The near-mythical paintings of Lucie Winterson highlight her staggering ability to capture the effects of light and shade upon different forms. Rivers and stones are shown in their natural glory and a misty haze floats above country scenes. More than merely representing the scene, the artists seeks to paint the atmosphere of the countryside; beguiling and intense. In these works the world is cloaked in mystery and intrigue and she shows the incredible beauty of the play of light upon the earth. These paintings are incredibly beautiful and fantastically rendered. Her mastery of craft and creative imagination means that she will surely become a firm favourite on the site.
“To the man of imagination, Nature is imagination itself” William Blake
Lucie Winterson is a modern day nature mystic who locates her paintings within a profound tradition which began with cave paintings and primitive land art. What is Man’s relationship to Nature, especially in the shadow of climate change, she asks, and is Imagination a part of the organic world or is it artifice, the veil which separates us from other living beings?
The paintings from her latest series ‘Nature is Imagination’, which are featured in London Art, have a mysterious, meditative quality which immerse the viewer in a haze of mythical aquamarines, subterranean greens and darkening shadows. Are we staring into an underwater world, watching dawn break over a misty field or stumbling through a rainstorm?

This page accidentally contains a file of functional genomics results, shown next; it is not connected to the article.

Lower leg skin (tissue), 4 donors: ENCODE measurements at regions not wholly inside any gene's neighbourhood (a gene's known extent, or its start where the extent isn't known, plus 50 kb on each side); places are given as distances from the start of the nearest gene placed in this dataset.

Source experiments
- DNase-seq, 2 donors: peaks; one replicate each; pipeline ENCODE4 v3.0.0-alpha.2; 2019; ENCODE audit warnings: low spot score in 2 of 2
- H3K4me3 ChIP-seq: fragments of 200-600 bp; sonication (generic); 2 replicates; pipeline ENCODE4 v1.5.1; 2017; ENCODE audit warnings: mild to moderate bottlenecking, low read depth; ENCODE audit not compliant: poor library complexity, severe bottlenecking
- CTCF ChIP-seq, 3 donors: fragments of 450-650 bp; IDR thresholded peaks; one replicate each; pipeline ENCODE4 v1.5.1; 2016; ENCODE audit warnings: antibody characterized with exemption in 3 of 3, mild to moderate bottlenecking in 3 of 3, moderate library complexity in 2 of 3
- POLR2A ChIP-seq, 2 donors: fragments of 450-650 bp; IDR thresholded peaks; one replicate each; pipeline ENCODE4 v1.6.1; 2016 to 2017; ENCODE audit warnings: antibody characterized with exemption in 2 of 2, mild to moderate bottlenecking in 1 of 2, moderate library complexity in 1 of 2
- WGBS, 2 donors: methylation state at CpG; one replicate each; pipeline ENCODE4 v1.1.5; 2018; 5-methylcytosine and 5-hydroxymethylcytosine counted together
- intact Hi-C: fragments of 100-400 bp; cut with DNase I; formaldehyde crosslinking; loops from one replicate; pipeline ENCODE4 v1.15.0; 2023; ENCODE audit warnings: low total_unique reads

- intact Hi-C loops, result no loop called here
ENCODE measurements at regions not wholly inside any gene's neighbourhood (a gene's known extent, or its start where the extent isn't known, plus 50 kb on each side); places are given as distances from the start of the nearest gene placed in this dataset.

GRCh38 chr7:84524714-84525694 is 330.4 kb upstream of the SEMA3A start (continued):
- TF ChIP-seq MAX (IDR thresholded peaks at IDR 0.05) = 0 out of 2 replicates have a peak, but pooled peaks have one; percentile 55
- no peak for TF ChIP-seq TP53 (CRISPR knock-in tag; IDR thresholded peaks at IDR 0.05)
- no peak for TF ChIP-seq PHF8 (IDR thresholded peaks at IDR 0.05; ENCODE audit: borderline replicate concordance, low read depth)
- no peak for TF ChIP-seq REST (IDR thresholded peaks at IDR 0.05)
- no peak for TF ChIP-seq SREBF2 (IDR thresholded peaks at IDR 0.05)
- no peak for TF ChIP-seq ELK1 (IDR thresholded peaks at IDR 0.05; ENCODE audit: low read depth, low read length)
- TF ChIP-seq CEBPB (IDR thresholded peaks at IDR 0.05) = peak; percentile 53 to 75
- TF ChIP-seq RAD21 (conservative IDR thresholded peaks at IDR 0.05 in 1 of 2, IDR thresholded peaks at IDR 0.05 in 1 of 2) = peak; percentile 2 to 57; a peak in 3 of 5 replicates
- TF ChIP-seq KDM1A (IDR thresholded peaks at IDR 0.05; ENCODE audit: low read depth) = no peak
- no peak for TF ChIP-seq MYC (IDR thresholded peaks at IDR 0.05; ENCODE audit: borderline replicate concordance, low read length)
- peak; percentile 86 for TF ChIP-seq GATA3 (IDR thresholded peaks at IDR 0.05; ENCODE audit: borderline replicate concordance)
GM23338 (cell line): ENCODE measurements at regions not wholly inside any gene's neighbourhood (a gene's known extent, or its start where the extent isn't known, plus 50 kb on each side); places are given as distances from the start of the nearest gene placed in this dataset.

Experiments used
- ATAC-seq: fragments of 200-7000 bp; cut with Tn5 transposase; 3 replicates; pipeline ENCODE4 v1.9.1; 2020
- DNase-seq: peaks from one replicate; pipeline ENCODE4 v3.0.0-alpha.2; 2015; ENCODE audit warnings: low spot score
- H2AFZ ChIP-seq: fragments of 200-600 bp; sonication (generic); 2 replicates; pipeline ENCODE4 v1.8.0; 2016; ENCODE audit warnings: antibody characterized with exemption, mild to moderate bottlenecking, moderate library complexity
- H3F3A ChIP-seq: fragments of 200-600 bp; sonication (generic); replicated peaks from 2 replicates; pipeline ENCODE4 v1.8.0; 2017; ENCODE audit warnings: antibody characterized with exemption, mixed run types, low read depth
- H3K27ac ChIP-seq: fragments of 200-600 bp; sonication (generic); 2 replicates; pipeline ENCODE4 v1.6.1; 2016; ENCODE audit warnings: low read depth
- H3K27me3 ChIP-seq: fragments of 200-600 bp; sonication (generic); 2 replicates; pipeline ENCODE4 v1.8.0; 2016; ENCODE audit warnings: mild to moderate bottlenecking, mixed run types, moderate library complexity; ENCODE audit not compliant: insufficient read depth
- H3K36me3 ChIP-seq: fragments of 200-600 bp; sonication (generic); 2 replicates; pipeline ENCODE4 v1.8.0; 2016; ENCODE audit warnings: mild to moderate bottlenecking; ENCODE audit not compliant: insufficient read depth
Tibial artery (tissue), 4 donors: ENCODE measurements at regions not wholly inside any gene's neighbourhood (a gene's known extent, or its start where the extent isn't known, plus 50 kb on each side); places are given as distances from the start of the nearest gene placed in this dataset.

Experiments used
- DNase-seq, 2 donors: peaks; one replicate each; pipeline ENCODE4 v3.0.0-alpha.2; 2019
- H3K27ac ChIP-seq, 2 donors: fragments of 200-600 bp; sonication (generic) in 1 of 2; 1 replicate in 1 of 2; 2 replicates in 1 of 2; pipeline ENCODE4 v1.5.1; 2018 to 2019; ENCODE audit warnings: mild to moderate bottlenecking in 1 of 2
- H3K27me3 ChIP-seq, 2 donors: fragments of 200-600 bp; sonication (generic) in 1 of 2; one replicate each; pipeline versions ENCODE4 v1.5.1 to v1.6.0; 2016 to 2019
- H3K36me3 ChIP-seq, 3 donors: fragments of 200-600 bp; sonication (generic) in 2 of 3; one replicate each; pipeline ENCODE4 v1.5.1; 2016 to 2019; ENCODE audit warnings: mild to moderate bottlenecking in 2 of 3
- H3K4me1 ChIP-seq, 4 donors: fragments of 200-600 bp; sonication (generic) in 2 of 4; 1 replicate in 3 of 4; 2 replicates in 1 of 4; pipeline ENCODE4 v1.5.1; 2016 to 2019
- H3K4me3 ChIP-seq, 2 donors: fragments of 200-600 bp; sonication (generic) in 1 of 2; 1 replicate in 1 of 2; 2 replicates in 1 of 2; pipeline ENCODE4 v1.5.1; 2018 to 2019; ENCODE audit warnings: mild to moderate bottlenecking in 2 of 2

Winterson’s innovative technique, which involves working over the surface of giclee print photographs with pure pigment, sand and acrylic paint, reflects her interest to work with nature rather than simply capturing it. She applies the paint or pigment with large brushes and mops and then tilts the canvas to move it around. She describes the process thus: “I watch and partially control the bloomings of colour, sedimentations of sand and tide lines that dry at the edge of pools.”
Underlying her practice is a desire to re-evaluate our relationship with the environment.
“Artists and writers are thinking of ways to work with nature, rather than to define, conceptualise or utilise it”, she reflects. “I don’t ‘paint’ so much as facilitate the natural alchemy and movement of the materials as they interact with each other. I like to combine the technological rendering of nature as it appears in photographs, the facilitation of the nature in the materials and my own nature in the looking and doing. At some point this can all be integrated and with an act of imagination, a new image emerges.”
Winterson studied for her BA at Central St Martin’s and went on to do an MA at Winchester Art School in Barcelona. She shows regularly at the Flowers East gallery and last year took part in the prestigious Hammerson’s Artist Initiative in the City of London. She also teaches courses in ‘radical watercolour’, landscape and land art at the Mary Ward adult education centre.
by Imogen O’Rorke